Think tanks, philanthropists, charities, celebrities  and  lobbyists are shouting from the wings the answers to an impoverished world.  Joseph Rowntree, Barrow  Cadbury, Bill Gates, Russell Brand, Oxfam, and NSPCC are just a few. All these are undoubtedly good deeds and with the best intentions, and yet poverty prevails. We can go on, but where where is the place for charity and philanthropy in a democratic society? Do we have a real democracy at all?  Why is Russell Brand’s voice any more valid or interesting than yours or mine?

 For whom do the rich and powerful  speak, and should they?

When rich people make a decision to spend money on supposed good deeds, they abuse power. The media abuses power. Is charity  a quick fix to alleviate stresses in a crisis? Do they address the injustices or reinforce them? It is a quandary which I have struggled with and blogged about. In a true democracy each vote should be equal. Whoever we elect, it seems that the resultant politicians abuse that power we give them.

Caring deeds are admirable, helping one another out on a day-to-day basis comes naturally, and the spirit of ’45 is something our society needs to recapture. That caring  society is exactly what Thatcher denied existed, and that has been eroded. On the other hand having to depend on charity is degrading and humiliating. I think this is why people become suspicious of one another, and fear anyone who’s different to them. We need to learn to trust again. We need honesty, not smoke and mirrors.

What is wrong with everything is capitalism, competing consumers clambering over one another and anything to get to the top of the pile – whatever that is. To throw crumbs from above (philanthropy) cannot justify the means taken to get there. When we build a society whitch satisfies everyone’s needs, and eliminates poverty, spend time alongside one another we have society. Tony Benn believed in a real democratic movement. He said Labour should say what we mean and mean what we say. Tony Benn encouraged me, and now Jeremy Corbyn stands to encourage new generations and rejuvenate our Labour movement. Jeremy Corbyn also stands apart in that belief. With Greece, where democracy was born, now on its knees, is our species doomed?  

It is the collective voice of Labour which must be heard and formulate policies for Labour – a leader needs to facilitate and encourage this voice to be heard.

Every voice matters, but that does not take away the responsibility for education, and we should use our influence to change minds and put the Labour Party back at the heart of the people.  The party should be formulating policy through a renewed internal democracy. First we must put in place a clear statement of our aims and objectives. These must be SMART and agreed by the party. We should be brave and honest. If we are not, no one else will be.  

Straight talking Labour is what we need to be.

From “In Place of Fear” , Ch.2, Aneurin Bevan (1)

“As we fumble with outworn categories our political vitality is sucked away and we stumble from one situation to another, without chart, without compass, and with the steering wheel lashed to a course we are no longer following. This is the real point of danger for a political party and for the leaders and thinkers who inspire it. For if they are out of touch with reality, the masses are not. Indeed, they are reality. For them their daily work is an escapable imperative. While those who are supposed to be doing the theorising for them are adrift like passengers in an escaped balloon, the workers are tied to reality by the nature of their work. In the absence of clear theoretical guidance, they make empirical adaptions and formulate practical categories. So far as these are incomplete, and therefore unsatisfactory, the first result is a distrust for those who have demonstrably failed them.”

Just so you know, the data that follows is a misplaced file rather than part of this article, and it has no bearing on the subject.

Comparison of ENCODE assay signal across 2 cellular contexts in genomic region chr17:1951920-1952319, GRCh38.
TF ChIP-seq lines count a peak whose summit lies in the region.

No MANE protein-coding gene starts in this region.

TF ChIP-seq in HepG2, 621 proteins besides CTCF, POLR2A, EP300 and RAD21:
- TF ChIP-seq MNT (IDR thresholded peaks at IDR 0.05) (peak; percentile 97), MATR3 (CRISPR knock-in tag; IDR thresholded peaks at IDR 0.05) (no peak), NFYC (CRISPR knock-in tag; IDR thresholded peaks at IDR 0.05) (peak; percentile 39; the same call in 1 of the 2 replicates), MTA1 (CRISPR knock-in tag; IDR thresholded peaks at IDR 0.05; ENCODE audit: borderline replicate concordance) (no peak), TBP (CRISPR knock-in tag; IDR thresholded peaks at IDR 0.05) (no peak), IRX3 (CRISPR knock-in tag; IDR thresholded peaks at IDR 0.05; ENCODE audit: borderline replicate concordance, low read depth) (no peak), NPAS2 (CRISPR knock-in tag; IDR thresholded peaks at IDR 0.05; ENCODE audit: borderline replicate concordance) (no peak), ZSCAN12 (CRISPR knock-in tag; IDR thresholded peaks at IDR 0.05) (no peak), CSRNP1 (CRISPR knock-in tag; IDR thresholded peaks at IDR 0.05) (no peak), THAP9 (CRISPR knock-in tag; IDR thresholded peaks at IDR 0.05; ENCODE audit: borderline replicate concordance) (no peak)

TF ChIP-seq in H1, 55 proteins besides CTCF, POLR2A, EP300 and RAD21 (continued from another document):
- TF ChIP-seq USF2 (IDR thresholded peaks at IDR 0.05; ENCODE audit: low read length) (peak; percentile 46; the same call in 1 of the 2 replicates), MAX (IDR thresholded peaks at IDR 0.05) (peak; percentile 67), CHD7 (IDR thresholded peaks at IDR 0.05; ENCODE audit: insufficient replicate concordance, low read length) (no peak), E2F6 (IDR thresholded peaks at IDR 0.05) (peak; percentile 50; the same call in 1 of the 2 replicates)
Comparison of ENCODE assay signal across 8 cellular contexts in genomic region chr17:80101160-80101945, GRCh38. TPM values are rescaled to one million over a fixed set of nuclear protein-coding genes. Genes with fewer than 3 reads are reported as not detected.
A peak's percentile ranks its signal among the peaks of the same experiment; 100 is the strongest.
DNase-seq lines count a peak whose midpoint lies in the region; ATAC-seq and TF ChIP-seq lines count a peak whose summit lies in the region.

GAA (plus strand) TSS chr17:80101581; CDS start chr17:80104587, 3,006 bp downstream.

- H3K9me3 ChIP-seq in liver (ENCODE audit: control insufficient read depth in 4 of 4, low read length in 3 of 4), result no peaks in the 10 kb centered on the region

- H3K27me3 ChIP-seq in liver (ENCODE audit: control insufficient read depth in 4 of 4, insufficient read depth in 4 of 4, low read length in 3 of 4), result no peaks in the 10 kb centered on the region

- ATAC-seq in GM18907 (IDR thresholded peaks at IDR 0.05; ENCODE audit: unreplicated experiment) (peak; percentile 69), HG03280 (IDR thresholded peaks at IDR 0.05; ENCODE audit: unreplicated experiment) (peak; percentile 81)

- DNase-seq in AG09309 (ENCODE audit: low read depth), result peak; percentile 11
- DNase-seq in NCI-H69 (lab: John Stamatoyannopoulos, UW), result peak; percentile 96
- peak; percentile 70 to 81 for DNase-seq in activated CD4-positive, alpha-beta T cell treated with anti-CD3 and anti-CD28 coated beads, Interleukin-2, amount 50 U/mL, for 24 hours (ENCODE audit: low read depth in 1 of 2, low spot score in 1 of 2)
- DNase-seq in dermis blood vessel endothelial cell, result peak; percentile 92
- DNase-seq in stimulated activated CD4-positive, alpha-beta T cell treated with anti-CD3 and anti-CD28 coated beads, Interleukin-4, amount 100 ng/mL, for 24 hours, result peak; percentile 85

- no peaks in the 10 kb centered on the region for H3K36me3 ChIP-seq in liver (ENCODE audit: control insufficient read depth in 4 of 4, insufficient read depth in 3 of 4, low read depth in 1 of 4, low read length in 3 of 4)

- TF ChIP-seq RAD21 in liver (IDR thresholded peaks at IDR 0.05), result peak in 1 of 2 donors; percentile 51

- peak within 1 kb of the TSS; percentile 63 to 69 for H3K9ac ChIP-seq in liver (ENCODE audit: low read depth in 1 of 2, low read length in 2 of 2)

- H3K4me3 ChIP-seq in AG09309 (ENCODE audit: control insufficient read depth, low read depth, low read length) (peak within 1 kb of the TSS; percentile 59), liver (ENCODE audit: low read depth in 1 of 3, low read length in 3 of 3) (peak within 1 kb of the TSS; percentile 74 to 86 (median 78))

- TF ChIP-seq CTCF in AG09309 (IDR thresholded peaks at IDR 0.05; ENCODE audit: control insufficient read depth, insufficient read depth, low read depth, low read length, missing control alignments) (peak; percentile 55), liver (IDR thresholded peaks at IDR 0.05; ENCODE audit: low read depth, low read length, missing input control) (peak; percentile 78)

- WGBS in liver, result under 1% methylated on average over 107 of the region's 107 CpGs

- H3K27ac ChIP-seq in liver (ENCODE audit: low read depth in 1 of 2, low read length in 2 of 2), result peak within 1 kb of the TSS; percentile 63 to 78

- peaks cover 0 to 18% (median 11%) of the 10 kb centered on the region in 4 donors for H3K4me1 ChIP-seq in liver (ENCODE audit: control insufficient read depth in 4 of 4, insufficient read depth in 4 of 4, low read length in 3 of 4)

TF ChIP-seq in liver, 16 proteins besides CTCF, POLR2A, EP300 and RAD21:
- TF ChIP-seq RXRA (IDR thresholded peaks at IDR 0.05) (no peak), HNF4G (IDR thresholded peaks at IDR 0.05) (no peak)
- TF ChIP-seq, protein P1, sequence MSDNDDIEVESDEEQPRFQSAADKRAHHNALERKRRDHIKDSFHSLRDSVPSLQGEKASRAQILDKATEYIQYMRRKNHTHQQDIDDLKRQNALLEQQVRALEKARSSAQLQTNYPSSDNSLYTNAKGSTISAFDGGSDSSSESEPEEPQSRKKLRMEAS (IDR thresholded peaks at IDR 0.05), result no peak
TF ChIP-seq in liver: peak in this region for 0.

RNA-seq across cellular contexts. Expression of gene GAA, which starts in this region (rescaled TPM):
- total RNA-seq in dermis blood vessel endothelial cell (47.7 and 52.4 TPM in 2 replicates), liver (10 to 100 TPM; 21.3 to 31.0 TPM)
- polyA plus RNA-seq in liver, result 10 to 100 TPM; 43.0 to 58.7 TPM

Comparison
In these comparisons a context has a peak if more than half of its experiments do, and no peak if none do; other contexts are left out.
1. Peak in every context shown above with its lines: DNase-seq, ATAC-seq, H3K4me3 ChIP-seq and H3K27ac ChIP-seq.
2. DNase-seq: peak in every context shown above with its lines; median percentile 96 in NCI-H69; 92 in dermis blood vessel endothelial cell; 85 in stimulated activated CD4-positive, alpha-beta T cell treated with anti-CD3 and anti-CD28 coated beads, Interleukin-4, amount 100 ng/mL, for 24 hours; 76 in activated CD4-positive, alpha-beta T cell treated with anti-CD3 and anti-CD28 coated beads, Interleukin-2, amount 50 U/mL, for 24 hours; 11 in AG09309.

We  failed as destruction and divisions of the Labour Party over the last three decades has left an impotent voice, where Labour politicians  are frightened to speak out in the media or alongside workers taking industrial action against austerity, and  yet continue to  agree with policies cutting public services. Our public services should not be available for breaking up for pickings for profit seekers. It is scandalous that a Labour government supported private finance initiatives breaking up our health and education – echoing the Tories. Is it any wonder people did not back Labour?

This is why we have to recapture a true democratic socialist movement. The Labour Party, and our politicians should stand alongside ordinary people who call for justice on picket lines, and marches.  Together we must defend  human rights, and our  trade unions and fight austerity. We must call for tighter control on banks, oppose TTIP and other supposed “free trade treaties”. We must support renationalisation – of the railways, energy, utilities – and democratic control of money, as a tool. All this is what ordinary people know and call for. Why aren’t our politicians?

Our politicians should not be frightened to stand with us against all these injustices and above all expose the truth about capitalism which is driving the world in a downwards spiral, and to stand up for the collective good for all which can be brought about by socialism.

I am backing Jeremy Corbyn to lead the Labour Party, and the people’s democracy.